The valuation profession has developed as a specialism practised by professionals in diverse fields, such as economists, accountants, surveyors and tax advisers. As a consequence, there may be concerns about the analytical consistency between valuation practitioners. An example of this lack of analytical consistency was illustrated on a recent arbitration involving the valuation of German assets on behalf of UK debt holders. An opposing expert disputed our adjustment to a discount rate on the basis that “it was not the accepted methodology for valuing this particular asset in Germany”. The core disagreement between the experts on this issue was which standard valuation formula should be deemed relevant – German standard or internationally accepted.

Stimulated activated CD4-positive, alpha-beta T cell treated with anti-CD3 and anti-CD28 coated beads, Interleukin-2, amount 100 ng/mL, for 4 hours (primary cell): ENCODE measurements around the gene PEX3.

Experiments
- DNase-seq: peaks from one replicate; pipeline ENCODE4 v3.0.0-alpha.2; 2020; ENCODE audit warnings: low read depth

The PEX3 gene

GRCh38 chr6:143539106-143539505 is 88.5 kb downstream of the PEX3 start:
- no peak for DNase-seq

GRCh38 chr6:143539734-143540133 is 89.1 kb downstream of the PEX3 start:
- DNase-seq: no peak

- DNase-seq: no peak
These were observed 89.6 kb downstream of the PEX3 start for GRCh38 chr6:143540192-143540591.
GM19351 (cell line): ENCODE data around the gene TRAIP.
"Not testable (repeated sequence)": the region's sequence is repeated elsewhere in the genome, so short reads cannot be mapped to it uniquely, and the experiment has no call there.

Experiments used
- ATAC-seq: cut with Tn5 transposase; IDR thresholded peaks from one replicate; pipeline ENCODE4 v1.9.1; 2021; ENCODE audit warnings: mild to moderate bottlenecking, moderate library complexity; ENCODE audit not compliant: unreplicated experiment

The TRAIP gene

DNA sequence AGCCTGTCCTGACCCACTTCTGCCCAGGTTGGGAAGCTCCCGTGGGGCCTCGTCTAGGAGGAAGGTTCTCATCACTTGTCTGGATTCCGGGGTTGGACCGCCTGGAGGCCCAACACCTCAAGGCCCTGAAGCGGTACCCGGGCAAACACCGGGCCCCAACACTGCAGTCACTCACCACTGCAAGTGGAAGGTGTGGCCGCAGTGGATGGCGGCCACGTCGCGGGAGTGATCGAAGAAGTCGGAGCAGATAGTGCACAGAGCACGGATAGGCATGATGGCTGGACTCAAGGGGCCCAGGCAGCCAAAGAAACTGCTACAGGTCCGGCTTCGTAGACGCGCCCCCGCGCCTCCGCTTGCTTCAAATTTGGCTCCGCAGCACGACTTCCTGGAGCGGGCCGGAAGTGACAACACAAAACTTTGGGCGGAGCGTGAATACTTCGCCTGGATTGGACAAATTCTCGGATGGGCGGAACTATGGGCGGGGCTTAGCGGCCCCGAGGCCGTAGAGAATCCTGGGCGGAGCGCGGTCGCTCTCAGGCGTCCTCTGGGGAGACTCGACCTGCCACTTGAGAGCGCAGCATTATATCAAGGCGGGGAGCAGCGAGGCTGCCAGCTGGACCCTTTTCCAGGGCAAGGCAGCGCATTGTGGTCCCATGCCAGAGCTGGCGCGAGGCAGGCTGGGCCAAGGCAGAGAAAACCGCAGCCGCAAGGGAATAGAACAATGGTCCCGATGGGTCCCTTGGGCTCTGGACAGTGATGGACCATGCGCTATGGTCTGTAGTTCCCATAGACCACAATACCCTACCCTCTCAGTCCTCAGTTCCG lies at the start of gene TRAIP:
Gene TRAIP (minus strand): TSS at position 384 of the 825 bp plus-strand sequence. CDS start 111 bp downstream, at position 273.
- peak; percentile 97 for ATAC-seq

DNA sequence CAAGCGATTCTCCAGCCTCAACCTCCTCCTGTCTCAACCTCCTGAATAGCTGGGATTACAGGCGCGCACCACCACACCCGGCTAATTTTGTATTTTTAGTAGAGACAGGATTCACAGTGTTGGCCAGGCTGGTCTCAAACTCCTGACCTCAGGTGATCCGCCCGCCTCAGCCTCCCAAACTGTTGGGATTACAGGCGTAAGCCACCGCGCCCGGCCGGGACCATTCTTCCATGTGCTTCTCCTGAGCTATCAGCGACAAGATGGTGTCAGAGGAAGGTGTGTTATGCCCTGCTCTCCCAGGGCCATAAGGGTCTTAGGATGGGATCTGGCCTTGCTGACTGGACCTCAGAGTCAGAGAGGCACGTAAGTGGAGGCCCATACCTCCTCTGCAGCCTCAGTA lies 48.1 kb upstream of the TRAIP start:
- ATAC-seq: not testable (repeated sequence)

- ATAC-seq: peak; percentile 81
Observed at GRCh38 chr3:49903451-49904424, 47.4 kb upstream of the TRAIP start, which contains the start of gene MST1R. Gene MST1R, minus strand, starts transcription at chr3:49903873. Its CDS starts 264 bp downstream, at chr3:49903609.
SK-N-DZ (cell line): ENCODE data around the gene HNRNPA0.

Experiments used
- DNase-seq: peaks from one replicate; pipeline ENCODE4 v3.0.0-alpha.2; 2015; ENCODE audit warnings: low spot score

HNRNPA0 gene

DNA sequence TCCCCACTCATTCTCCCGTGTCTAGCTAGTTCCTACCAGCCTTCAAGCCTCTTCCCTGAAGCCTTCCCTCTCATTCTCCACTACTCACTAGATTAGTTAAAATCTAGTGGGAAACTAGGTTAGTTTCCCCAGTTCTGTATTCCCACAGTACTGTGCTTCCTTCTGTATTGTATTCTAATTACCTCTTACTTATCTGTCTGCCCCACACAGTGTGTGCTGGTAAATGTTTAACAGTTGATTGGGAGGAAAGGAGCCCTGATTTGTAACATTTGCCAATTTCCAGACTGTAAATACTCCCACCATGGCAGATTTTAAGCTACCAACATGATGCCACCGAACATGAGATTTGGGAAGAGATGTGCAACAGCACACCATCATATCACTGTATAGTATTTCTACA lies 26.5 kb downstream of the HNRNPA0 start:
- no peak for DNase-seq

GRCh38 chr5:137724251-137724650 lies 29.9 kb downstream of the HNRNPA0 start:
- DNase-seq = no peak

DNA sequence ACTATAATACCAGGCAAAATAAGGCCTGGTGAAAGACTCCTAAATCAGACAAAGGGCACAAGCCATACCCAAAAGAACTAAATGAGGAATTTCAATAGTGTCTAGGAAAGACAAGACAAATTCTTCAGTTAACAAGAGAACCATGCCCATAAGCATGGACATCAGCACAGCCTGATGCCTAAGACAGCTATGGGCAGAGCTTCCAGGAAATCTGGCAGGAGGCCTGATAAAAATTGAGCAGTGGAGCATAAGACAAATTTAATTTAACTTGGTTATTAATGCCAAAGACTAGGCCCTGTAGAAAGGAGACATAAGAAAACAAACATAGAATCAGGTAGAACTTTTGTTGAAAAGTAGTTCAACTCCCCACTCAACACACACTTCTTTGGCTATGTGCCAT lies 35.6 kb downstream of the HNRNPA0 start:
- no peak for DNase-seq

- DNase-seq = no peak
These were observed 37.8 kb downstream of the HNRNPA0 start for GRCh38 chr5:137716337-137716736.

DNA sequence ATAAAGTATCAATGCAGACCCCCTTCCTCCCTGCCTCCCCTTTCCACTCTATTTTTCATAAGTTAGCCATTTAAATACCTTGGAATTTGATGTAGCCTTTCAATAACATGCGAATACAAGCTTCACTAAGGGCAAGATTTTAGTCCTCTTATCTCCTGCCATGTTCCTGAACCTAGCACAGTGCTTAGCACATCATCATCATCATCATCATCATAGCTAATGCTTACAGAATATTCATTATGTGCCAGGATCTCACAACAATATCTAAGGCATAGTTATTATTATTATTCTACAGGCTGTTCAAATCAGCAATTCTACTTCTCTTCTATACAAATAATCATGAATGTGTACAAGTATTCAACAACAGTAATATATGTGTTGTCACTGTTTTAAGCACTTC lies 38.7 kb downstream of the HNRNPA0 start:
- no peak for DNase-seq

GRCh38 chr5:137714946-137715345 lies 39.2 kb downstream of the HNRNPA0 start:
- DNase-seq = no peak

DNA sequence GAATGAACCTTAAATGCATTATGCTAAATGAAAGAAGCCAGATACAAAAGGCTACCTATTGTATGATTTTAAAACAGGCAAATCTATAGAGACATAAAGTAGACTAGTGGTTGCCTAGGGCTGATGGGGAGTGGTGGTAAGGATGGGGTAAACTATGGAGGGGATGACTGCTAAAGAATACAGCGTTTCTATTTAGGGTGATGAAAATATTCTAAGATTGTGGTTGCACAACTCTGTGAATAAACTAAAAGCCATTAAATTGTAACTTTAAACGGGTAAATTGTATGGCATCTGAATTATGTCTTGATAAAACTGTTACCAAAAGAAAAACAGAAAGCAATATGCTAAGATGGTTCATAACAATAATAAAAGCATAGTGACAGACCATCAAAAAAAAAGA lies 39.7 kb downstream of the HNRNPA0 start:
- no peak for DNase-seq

A question that arises is whether the desired privacy of most commercial arbitral proceedings unwittingly restricts holding an expert to account for their stated opinions. That is, an expert witness may be able to express seemingly contradictory views in two different matters, but because both matters are private the (apparent) inconsistency would not be identified or tested under cross-examination. There may be valid reasons for expressing different views, based on the specific facts of each matter, but the expert would not be questioned on such reasons.
As valuation standards converge, the result should be greater consistency in valuations across geographies and disciplines. There is no obvious reason why an accounting valuation for financial reporting purposes should be materially different from a litigation valuation or a taxation valuation, if they are prepared for the same assets as at the same date, under the same basis and using the same data. Ultimately, global standards would mean that the scope of valuers to pick and mix different approaches, sources and methodologies would be restricted.